Telegraph to the Fibre Optic CablePast to 1850
Electronic Communication

Past to 1850


The meaning of the Greek word “Tel” is far off; therefore the word telecommunications means far off communications. This does not mean however that all telecommunications are electrical; they only need to operate over large distances. Things such as beacons to alert people of an invasion or relaying messages using smoke and light signals to other neighbouring communities could be classed as telecommunication.

However these non-electronic forms of telecommunication were far too slow and unreliable for the needs of the industrial revolution. Then when scientists started to experiment with electricity, telecommunication was about the change forever into a fast and reliable method of communicating over larger distances across the world.

The story of electronic telecommunication starts in 1729 and it is this period and onwards which this website concentrates on.


After experimenting with many different objects and materials Stephen Grey discovered that he could transmit electricity over large distances using insulated wires. He achieved this by hanging the wires using silk threads (which he had earlier discovered to be insulators) so that the wires would not touch the ground and earth themselves. Grey never actually used his discovery to aid communication.


Volta invented the electric battery as an alternative to naturally occurring electricity and allowed for much more electrical experimentation to learn more about electricity. However there was still not much use for it and it was often used by the rich, as a posh toy to play with at parties and electric shock themselves and their guests! Little did they know that their, posh toy would lead to some of the most important inventions of the modern world, telecommunication in particular.


Charles Wheatstone experimented with the rate of transmission of electricity along 8 miles of insulated (suspended) copper wire. His calculations were incorrect; however he did refute common belief that electricity was instantaneous.


The five needle telegraph was invented by Wheatstone and Cooke, it had five needles which used together could point to most of the letters of the alphabet. However there were a number of letters missing from the telegraph, therefore messages had to be sent without using them. Another drawback of the five needle telegraph is that it requires quite a number of wires relay messages because it has five needles each operating on a separate circuit.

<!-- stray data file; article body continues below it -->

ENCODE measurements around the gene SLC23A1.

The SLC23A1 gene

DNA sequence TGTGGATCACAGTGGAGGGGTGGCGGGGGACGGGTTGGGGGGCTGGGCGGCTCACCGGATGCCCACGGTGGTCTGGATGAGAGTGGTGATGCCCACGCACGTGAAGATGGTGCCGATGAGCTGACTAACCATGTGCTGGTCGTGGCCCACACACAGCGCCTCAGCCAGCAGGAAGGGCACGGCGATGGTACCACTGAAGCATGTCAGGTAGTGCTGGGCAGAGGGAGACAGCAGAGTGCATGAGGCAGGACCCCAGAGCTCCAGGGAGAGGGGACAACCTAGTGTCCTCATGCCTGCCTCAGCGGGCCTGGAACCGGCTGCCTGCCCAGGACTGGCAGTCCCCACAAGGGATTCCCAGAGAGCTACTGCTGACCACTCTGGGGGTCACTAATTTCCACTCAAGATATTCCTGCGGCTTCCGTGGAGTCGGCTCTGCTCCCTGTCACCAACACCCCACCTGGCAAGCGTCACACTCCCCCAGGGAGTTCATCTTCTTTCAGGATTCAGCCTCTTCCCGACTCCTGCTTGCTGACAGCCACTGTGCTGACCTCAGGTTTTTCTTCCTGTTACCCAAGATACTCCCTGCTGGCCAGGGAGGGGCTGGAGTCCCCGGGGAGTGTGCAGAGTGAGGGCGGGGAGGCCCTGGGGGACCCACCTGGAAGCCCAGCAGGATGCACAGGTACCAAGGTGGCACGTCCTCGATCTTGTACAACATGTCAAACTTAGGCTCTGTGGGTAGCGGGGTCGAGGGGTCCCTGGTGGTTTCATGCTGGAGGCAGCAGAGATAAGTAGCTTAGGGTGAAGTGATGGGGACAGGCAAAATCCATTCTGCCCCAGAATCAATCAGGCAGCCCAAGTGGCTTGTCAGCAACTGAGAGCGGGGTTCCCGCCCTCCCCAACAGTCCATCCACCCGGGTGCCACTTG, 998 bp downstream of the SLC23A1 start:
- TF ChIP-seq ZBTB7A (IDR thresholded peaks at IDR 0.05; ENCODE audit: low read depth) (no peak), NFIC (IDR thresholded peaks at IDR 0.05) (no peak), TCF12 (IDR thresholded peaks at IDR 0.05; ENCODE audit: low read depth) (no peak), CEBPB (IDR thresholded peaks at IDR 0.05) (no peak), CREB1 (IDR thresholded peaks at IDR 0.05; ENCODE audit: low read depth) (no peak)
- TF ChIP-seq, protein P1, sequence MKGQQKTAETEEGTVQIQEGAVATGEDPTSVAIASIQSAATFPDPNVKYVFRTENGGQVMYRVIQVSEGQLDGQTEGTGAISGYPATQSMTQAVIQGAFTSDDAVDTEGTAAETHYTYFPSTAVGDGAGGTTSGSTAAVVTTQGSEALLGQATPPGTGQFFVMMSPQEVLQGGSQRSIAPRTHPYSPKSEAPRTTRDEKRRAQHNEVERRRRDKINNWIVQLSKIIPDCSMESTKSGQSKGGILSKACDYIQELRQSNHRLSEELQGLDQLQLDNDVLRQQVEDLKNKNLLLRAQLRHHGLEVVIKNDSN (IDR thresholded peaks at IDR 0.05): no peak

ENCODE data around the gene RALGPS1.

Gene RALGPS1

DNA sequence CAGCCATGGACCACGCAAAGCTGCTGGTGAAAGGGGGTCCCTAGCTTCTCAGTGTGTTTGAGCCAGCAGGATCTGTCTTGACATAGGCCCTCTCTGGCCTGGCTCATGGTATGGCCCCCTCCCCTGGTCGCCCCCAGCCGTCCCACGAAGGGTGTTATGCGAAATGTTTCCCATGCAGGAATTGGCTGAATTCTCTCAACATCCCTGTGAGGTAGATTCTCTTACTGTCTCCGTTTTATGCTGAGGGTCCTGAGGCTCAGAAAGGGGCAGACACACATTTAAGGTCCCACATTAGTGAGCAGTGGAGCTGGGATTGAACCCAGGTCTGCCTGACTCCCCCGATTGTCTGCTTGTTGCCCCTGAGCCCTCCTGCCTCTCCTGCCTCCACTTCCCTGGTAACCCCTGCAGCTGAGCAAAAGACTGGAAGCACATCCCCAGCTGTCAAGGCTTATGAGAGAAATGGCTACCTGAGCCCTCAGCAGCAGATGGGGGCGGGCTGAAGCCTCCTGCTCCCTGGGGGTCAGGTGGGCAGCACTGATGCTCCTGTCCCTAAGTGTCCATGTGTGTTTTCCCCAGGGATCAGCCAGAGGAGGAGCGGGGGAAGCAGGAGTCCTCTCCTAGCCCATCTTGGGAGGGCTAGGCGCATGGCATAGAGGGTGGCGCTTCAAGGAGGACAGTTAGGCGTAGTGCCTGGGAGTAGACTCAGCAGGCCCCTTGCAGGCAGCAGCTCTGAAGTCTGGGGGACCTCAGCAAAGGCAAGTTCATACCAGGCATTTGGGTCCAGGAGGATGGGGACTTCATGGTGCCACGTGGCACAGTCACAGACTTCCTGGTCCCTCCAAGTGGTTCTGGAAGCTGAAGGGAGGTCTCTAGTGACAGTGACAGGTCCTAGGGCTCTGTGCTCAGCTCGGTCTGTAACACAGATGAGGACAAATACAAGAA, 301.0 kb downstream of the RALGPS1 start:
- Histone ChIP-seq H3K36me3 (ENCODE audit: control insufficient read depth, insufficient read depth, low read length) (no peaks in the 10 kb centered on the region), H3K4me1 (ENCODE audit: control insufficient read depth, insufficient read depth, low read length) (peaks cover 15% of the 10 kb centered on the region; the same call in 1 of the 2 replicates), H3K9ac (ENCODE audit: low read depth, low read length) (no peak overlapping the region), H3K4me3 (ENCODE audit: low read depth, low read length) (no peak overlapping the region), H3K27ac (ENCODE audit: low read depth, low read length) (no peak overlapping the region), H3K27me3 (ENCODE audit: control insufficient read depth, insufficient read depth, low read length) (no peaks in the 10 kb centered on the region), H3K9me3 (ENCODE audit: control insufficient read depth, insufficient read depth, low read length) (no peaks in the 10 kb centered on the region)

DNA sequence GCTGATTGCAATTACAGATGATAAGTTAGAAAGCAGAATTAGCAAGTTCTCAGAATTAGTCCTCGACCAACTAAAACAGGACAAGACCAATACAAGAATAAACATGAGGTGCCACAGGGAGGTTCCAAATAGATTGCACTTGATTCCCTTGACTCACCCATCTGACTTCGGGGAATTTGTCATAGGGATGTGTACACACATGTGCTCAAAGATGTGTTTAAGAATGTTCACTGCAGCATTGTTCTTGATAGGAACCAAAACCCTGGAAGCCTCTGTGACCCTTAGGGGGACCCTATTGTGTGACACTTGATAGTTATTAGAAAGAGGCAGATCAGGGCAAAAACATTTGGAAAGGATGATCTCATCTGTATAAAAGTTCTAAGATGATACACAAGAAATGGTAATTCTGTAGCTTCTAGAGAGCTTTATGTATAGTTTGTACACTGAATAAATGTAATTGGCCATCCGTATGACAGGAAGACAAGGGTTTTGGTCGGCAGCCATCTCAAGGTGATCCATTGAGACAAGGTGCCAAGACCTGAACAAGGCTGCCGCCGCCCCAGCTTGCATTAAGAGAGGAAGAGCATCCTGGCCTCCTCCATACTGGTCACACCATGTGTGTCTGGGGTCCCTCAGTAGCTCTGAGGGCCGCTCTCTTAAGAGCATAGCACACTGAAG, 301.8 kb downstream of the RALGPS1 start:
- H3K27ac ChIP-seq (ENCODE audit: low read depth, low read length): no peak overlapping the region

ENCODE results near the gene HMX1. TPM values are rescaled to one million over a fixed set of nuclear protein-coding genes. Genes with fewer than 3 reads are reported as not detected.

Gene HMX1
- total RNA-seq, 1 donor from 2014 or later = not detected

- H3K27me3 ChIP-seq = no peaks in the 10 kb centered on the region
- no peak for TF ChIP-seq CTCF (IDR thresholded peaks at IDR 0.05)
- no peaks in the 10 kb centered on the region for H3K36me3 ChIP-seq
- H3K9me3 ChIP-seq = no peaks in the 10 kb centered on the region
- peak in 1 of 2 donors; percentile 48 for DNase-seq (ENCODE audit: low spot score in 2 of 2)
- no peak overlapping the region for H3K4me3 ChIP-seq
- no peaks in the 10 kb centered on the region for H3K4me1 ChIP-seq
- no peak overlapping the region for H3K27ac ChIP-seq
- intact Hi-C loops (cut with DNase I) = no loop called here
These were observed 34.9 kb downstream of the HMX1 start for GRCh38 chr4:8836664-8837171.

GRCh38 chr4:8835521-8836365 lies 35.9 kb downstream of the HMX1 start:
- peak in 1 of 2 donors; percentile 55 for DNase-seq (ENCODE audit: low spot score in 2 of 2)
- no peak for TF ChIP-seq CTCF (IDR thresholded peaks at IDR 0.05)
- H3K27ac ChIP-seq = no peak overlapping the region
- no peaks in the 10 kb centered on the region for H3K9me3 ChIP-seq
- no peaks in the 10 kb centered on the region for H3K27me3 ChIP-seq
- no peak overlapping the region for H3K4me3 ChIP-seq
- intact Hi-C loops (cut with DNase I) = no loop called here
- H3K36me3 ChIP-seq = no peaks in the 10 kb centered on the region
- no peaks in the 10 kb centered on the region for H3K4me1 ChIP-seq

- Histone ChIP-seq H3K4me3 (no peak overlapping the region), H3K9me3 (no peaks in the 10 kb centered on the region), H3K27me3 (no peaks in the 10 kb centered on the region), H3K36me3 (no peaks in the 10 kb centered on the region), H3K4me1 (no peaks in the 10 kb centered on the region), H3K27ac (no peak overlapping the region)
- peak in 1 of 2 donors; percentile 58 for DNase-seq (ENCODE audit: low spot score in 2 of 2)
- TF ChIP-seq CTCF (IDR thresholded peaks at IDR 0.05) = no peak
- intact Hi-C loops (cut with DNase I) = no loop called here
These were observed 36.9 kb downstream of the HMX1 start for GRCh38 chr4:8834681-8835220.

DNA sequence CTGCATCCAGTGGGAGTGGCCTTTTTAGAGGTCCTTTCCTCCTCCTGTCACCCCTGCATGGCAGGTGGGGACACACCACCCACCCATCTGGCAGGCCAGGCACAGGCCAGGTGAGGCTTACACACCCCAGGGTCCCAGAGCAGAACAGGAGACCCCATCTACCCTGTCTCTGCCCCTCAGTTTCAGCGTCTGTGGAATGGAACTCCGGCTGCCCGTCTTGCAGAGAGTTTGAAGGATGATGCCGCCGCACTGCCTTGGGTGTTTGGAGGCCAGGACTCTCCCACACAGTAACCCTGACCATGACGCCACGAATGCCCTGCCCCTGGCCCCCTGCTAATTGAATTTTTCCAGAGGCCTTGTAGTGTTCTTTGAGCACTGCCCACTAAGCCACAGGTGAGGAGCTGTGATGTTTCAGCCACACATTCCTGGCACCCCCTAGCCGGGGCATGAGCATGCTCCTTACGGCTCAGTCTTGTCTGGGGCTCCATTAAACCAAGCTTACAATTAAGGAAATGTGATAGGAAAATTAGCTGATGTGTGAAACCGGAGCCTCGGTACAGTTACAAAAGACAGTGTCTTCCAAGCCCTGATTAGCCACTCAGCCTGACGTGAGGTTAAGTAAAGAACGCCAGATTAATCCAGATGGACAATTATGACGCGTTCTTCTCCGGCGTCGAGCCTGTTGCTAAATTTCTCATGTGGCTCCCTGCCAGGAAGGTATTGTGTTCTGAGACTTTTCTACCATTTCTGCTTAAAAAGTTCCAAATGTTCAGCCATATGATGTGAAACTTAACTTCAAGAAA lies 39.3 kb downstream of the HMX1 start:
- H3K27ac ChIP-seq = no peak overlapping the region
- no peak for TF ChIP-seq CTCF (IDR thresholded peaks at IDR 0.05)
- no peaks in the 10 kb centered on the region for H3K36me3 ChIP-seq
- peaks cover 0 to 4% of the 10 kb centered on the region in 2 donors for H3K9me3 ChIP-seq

In the same year Samuel Morse also showcased his telegraph, but like the five needle telegraph it too had many faults and Morse Code had not yet been invented which would solve a lot of problems for both of the different telegraph systems.

Later Wheatstone and Cook perfected their telegraph to one with a single needle and allowed messages to be sent using Morse Code. This meant that only one cable was required and all of the letters of the alphabet were available thanks to Morse Code. The limitation for this telegraph was that a trained operator was required to decode the messages sent or to encode any messages to be sent.


Samuel Morse continued to improve and redevelop his telegraph and brought out a far more reliable one which used Morse Code (a language he had invented) to send the messages across it. The language was specially designed so that the most commonly used letters were the shortest to type in Morse Code; for example “e” is represented by one dot (the shortest expression). The language is made up entirely of dots and dashes, different combinations for the dots and dashes represent different characters (See Table 1).

Table 1: The Morse Code
A . _
B _ . . .
C _ . _ .
D _ . .
E .
F . . _ .
G _ _ .
H . . . .
I . .
J . _ _ _
K _ . _
L . _ . .
M _ _
N _ .
O _ _ _
P . _ _ .
Q _ _ . _
R . _ .
S . . .
T _
U . . _
V . . . _
W . _ _
X _ . . _
Y _ . _ _
Z _ _ . .
0 _ _ _ _ _
1 . _ _ _ _
2 . . _ _ _
3 . . . _ _
4 . . . . _
5 . . . . .
6 _ . . . .
7 _ _ . . .
8 _ _ _ . .
9 _ _ _ _ .


After some experimenting in Swansea bay Charles Wheatstone succeeds in creating a submarine telegraph cable allowing messages to be sent underwater as well as on land, however it would be many years yet until a submarine cable would connect two or more countries.


The first successful submarine telegraph cable to connect two countries was between England and France. It was laid by John Watkins Brett’s and had a single copper core with some insulation and very little to protect it from harm in the ocean. Subsequent cables had amour wire around them to protect them from harm in the sea.

© Alex Widdowson 2012